Toxic People are Like Moldy Fruit

Think about this – you have a piece of fruit that has been sitting on your counter for a while. 

On the outside, it looks “perfectly fine”. No brown spots or blemishes.

You bite into it and you think it is OK but on the second (or third) bite you encounter mold.

You immediately get rid of it and determine that is the end of it,

HOWEVER, a few minutes, or hours, later you start to feel queasy and not yourself.

Is that not the same when you encounter toxic people? 

At first, you think they are “perfectly fine”.

Well maybe they are quirky, or have a weird obsession with something, but overall they seem like a person you don’t mind interacting with.

After awhile though their real personality starts to show and you realize that the honeymoon phase of your relationship is over.

They start to exhibit behaviors that you find unacceptable, such as being condescending to you in front of others to make themselves seem funny or important and/or they give unsolicited advice and they get mad when you don’t use it.

Now some of your friends/colleagues/family members may not see what you see in this person but just like moldy fruit we have different views which affects tolerance level so some may feel more impacted than others.

Once you realize the fruit is moldy, you dispose of it right away. 

Unfortunately with toxic people it is not as easy.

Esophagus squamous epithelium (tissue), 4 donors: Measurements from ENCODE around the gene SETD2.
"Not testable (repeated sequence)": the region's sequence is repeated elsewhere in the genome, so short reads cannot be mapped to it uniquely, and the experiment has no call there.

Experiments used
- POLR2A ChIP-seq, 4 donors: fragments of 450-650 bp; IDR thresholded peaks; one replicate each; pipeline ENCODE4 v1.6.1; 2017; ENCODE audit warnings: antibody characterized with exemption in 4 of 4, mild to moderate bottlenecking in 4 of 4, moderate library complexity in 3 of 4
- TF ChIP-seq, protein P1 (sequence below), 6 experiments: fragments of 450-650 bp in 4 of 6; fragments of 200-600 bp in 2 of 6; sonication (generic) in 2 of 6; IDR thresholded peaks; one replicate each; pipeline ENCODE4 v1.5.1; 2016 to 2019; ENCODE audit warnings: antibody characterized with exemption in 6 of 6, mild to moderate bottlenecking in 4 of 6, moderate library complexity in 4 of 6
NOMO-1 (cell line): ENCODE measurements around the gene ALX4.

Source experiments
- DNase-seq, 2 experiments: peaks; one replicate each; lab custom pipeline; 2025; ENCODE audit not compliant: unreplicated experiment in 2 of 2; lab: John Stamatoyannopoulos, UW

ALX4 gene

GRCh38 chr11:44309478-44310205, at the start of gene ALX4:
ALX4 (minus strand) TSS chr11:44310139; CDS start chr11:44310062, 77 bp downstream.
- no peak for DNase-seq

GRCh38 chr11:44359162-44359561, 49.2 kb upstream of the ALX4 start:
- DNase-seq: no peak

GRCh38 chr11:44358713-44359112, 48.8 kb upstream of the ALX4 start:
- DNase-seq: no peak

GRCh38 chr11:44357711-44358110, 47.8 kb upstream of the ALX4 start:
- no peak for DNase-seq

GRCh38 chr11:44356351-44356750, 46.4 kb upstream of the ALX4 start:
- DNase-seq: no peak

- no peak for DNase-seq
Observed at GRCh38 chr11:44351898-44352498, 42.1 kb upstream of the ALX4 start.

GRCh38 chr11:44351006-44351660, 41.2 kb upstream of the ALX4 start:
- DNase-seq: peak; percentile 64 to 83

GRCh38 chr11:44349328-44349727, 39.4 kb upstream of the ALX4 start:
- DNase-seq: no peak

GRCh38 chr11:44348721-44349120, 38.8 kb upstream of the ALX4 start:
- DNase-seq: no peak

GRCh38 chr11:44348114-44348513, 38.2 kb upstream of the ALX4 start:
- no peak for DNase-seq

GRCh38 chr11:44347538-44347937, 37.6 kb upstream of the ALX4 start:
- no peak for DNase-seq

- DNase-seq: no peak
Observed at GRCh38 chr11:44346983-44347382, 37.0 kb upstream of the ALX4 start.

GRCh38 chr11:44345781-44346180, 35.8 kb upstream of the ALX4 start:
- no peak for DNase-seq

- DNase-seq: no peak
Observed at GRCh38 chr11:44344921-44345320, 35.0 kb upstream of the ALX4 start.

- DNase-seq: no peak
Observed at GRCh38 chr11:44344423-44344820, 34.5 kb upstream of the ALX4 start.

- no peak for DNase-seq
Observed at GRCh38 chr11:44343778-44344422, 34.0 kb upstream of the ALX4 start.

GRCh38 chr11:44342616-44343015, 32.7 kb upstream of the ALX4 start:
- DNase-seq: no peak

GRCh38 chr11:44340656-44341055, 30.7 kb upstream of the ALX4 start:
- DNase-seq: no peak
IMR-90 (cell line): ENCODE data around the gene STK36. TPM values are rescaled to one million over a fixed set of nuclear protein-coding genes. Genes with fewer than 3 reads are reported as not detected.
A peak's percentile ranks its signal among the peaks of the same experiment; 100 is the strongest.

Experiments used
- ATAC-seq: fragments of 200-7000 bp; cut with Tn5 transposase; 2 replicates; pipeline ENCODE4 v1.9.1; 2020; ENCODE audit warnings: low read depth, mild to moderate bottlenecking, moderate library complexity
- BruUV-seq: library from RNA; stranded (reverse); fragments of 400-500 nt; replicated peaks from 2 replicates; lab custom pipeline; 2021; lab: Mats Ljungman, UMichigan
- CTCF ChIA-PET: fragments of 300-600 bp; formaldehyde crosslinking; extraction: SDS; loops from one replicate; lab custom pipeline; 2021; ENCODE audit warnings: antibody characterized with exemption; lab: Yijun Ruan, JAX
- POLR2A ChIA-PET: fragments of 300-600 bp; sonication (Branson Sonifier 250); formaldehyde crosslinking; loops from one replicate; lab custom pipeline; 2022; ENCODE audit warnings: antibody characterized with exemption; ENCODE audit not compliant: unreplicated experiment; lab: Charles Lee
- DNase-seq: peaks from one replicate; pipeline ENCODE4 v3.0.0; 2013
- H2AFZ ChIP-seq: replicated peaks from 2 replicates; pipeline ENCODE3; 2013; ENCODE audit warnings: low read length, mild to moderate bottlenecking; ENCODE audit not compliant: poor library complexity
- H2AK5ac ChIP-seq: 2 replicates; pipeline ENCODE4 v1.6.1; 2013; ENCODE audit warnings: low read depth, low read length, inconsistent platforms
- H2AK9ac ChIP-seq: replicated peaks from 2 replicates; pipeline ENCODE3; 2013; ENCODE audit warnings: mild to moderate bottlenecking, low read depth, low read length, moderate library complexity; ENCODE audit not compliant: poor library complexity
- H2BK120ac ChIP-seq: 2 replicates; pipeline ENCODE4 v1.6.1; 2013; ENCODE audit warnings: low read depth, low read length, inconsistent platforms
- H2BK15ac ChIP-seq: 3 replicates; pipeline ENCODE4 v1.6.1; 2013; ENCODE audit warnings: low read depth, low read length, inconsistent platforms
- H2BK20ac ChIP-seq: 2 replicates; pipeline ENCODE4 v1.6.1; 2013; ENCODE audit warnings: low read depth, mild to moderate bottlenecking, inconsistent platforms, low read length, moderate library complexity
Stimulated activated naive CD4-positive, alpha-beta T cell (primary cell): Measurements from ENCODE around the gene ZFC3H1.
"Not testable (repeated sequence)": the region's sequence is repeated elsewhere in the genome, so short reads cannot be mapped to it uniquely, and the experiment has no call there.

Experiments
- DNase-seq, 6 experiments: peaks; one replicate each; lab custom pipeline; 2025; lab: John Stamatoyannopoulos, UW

Usually they act this way to get attention so disengaging is the first course of action.

In the workplace, this may be challenging. If you have to interact with this person then do it at the bare minimum.

The issue is that your team members may notice you withdrawing from this person. You can just say you are “so busy” (see last week’s blog) and just don’t have time for chatting.

If that fails, you could attempt to talk to this person but be careful in the way you frame it. 

Use “I” statements and not “you” statements. Start with “I feel our relationship has changed and I am getting hurt by some of things that are being said when we speak”.

They probably will get defensive so have evidence of when this occurs.

Do give them time to think about this. They may surprise you a few days later and apologize.

If that does not occur, you can speak with your boss or human resources. 

These people may not perceive this situation as important as you do.

Other options are seeking a transfer within the company or looking for a new job.

Whichever course of action you consider taking, do spend some time reflecting.

Is this person always acting this way? Do they only act this way with you? 

What is driving their behavior – insecurity, need for attention, jealousy, and/or deflecting on issues they are dealing with at home, etc.? 

Maybe they see you as a strong person who they wish they were. This is not to make excuses for their actions but it may make it easier to deal with them in the future.